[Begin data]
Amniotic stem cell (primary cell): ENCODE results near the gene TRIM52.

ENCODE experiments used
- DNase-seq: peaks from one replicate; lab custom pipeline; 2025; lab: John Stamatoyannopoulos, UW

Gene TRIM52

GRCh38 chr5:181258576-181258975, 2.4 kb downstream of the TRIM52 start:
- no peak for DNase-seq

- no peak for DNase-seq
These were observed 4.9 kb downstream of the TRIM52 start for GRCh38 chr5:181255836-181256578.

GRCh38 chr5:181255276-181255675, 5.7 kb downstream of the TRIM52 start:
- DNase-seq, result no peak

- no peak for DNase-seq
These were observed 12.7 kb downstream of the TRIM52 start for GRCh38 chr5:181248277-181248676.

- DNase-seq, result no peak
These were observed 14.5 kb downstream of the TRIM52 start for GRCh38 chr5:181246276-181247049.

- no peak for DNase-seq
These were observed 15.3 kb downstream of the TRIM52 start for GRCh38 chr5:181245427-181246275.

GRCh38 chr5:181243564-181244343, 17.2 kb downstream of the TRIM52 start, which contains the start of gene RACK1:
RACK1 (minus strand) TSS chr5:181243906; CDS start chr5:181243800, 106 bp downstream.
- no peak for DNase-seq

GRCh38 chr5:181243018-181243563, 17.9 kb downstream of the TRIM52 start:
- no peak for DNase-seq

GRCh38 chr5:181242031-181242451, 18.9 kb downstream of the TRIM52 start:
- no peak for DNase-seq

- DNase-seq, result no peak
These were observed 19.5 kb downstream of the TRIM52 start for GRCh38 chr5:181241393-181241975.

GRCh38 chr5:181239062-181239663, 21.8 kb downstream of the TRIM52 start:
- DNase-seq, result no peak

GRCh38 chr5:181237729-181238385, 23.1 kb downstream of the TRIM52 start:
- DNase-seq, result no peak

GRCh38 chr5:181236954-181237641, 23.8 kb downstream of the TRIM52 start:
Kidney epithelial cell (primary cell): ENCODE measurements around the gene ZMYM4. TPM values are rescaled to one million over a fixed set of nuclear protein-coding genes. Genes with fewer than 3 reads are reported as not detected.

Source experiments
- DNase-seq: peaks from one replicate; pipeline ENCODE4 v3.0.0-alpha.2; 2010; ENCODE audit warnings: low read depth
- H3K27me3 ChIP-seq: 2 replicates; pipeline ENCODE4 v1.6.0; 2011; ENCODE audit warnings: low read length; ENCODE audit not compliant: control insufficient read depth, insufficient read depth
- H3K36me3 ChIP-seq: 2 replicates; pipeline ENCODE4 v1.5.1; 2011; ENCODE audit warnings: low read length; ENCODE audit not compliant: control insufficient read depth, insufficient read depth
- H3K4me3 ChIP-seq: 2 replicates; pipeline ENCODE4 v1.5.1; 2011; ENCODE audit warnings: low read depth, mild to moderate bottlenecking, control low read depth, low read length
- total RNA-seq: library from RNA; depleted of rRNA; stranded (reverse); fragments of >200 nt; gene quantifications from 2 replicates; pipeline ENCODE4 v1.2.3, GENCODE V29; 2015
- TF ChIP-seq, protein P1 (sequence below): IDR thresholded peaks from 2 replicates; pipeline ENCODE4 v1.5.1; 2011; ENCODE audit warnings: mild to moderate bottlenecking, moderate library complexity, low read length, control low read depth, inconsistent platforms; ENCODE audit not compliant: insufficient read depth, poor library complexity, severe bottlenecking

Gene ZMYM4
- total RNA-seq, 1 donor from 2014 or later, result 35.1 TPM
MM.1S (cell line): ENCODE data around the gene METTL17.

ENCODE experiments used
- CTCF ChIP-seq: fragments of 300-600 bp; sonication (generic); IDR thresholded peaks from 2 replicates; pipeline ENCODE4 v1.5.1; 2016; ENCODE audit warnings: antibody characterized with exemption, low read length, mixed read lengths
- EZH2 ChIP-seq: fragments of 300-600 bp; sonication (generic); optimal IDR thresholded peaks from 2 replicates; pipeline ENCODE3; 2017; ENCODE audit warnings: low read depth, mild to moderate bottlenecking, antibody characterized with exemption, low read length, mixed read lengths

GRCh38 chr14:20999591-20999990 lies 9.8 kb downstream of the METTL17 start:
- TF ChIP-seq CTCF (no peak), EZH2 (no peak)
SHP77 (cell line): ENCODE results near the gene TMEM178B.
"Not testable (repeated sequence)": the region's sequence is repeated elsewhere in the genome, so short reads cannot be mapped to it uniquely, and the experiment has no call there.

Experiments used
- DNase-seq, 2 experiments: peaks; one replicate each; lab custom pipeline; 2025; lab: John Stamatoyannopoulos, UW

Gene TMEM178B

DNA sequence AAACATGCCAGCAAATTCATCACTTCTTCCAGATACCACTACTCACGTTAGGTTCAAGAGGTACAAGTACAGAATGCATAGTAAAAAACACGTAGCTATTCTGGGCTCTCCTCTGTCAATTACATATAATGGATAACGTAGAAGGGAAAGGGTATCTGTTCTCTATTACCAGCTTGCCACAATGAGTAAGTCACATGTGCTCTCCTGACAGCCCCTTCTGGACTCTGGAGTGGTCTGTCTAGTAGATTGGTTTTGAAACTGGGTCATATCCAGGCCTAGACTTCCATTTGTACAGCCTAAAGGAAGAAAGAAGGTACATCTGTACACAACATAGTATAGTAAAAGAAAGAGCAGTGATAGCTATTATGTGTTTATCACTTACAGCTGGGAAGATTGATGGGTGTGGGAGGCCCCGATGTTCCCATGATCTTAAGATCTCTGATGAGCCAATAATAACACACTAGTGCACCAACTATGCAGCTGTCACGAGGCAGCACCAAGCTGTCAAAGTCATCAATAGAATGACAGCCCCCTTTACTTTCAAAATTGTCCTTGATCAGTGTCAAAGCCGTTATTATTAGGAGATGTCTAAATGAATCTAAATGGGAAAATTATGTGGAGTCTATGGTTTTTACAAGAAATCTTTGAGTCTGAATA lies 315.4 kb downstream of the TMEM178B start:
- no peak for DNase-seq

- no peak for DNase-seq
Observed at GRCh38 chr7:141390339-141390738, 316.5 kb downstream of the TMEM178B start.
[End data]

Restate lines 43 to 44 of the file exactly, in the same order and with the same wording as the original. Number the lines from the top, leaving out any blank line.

- CTCF ChIP-seq: fragments of 300-600 bp; sonication (generic); IDR thresholded peaks from 2 replicates; pipeline ENCODE4 v1.5.1; 2016; ENCODE audit warnings: antibody characterized with exemption, low read length, mixed read lengths
- EZH2 ChIP-seq: fragments of 300-600 bp; sonication (generic); optimal IDR thresholded peaks from 2 replicates; pipeline ENCODE3; 2017; ENCODE audit warnings: low read depth, mild to moderate bottlenecking, antibody characterized with exemption, low read length, mixed read lengths